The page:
‘Borrowing’ our cultural heritage

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‘Borrowing’ our cultural heritage


The classical landscape painting, “Mongyudowondo (Dream Journey to the Land of Peach Blossoms),” has gone through a twisted fate. The painting is a masterpiece of Eastern art, but was nearly on the verge of being lost forever. Fortunately the painting has been preserved, although it is in Japan, but it could have easily been destroyed as evidence of a plot to overthrow a Joseon king. Its story goes as follows.

One night in 1447, Prince Anpyeong, King Sejong’s third son, saw a paradise of peach trees in his dream. Afraid that he might forget the surreal memory, he had the painter Ahn Gyeon record his vision on canvas. On New Year’s Day three years later, the prince held a ceremony of appreciation for the painting with scholars and noblemen. Ahn Pyeong, an excellent calligrapher at that time, wrote the title and some 20 people including Kim Jong-seo, Seong Sam-mun, Park Paeng-nyeon, Choi Hang and Lee Gae, wrote and recited poems in praise of the painting. It became a masterpiece that combined poetry, calligraphy and painting.

A few years later in 1453, Prince Suyang staged a coup. He falsely accused his brother Anpyeong of a conspiracy and sentenced him to death. Prince Anpyeong’s artistic friends were killed as well.

If Mongyudowondo, which bears the stamps of the rebellious officials, had been delivered to Prince Suyang, the painting would have been regarded as evidence of the plot and burned. Nobody knows for sure, but perhaps the artwork was saved by someone who realized the aesthetic value of the painting.

After the coup, the whereabouts of the painting remained unknown. But some 470 years later, the painting turned up in Japan in 1929. A merchant in Osaka who was in possession of the painting at that time publicized the artwork’s existence among scholars. An 1893 certificate stating that the painting was the property of the Shimasu family was attached.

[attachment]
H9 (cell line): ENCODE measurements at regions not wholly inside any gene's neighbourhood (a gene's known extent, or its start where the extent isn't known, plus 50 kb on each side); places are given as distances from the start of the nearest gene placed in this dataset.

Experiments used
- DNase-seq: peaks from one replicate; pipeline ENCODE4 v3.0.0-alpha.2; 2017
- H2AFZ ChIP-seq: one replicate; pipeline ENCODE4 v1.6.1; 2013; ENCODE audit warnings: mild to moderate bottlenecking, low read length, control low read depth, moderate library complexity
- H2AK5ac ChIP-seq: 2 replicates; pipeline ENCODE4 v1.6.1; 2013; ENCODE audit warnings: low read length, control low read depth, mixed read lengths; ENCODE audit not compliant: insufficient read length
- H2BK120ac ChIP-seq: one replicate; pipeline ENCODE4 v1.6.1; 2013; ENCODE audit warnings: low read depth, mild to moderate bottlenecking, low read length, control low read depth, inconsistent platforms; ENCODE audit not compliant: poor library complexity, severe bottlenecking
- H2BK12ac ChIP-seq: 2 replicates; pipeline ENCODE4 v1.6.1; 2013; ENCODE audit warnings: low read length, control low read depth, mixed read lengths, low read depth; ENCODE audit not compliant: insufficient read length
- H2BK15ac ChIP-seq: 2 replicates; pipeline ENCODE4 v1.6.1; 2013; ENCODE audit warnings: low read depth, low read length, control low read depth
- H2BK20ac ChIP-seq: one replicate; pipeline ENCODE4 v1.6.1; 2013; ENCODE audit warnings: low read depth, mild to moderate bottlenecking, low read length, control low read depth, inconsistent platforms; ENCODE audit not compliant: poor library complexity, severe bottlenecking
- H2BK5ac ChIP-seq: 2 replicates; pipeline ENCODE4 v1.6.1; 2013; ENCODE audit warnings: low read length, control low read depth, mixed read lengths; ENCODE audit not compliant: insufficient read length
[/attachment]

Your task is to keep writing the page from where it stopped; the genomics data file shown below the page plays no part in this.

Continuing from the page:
The Shimasu were kin to the feudal lord who ruled what is now Kagoshima for a hundred years. During the Imjin War in 1592, the Shimasus came to Korea with soldiers and abducted artists from Namwon and the vicinity as prisoners of war.

But since there are no records on the whereabouts of the painting before 1893, we cannot define it as having been stolen. Suspicion without any real evidence does not work in international law.

It is likely that we will be able to view the painting in Seoul in September. In coordination with Tenri University, which holds the painting today, Mongyudowondo will be borrowed and displayed for four weeks, as was done in 1996.

It is pleasing that we can appreciate our cultural heritage that contains the spirit of our ancestors. Nonetheless, it is shameful that we have to borrow it in order to do so.

The writer is a deputy political news editor of the JoongAng Ilbo.

By Yeh Young-june [yyjune@joongang.co.kr]

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